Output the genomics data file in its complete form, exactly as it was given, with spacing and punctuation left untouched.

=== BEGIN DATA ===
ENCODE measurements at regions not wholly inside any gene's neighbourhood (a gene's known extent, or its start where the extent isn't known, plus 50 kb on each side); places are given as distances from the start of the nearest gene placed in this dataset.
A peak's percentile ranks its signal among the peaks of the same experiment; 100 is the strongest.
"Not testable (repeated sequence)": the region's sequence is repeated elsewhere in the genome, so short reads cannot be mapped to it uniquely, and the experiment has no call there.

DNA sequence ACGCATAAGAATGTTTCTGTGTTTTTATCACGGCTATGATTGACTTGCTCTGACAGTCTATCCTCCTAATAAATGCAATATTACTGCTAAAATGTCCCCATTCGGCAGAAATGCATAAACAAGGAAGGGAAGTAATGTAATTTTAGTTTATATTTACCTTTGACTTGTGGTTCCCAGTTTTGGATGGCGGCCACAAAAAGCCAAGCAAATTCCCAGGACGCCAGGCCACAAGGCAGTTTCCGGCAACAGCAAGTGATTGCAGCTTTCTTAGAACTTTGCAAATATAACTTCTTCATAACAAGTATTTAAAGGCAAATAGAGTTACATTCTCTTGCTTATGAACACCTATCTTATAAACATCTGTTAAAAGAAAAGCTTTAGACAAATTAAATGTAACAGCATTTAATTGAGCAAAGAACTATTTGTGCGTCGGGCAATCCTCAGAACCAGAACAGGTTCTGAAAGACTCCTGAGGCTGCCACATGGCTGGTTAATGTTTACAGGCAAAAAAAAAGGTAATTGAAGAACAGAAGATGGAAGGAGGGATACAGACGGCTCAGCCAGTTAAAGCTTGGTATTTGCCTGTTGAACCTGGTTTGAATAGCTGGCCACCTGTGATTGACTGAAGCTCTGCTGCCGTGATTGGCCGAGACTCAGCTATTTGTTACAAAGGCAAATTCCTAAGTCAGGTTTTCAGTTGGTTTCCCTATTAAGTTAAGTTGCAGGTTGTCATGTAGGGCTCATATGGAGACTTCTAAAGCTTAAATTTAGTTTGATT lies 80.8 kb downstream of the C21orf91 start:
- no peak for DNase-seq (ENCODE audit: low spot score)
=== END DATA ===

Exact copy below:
ENCODE measurements at regions not wholly inside any gene's neighbourhood (a gene's known extent, or its start where the extent isn't known, plus 50 kb on each side); places are given as distances from the start of the nearest gene placed in this dataset.
A peak's percentile ranks its signal among the peaks of the same experiment; 100 is the strongest.
"Not testable (repeated sequence)": the region's sequence is repeated elsewhere in the genome, so short reads cannot be mapped to it uniquely, and the experiment has no call there.

DNA sequence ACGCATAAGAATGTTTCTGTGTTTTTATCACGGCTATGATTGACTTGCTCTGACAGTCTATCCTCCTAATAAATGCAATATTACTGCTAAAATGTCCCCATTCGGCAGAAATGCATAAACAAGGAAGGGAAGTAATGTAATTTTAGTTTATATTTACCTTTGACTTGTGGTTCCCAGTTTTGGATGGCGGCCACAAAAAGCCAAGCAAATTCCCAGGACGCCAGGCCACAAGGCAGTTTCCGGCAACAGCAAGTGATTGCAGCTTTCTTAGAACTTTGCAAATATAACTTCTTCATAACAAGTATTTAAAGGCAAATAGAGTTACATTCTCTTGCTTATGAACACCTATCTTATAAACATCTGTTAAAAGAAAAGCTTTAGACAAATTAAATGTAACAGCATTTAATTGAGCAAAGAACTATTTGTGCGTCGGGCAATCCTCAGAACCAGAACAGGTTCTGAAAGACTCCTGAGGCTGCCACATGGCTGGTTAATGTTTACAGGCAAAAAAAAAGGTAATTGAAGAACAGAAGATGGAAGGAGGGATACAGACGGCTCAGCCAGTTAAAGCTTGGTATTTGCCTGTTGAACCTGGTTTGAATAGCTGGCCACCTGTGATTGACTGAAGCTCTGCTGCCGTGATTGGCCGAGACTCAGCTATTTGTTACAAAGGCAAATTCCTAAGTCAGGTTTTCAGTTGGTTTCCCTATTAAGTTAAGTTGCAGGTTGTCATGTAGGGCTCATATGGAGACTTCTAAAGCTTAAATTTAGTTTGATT lies 80.8 kb downstream of the C21orf91 start:
- no peak for DNase-seq (ENCODE audit: low spot score)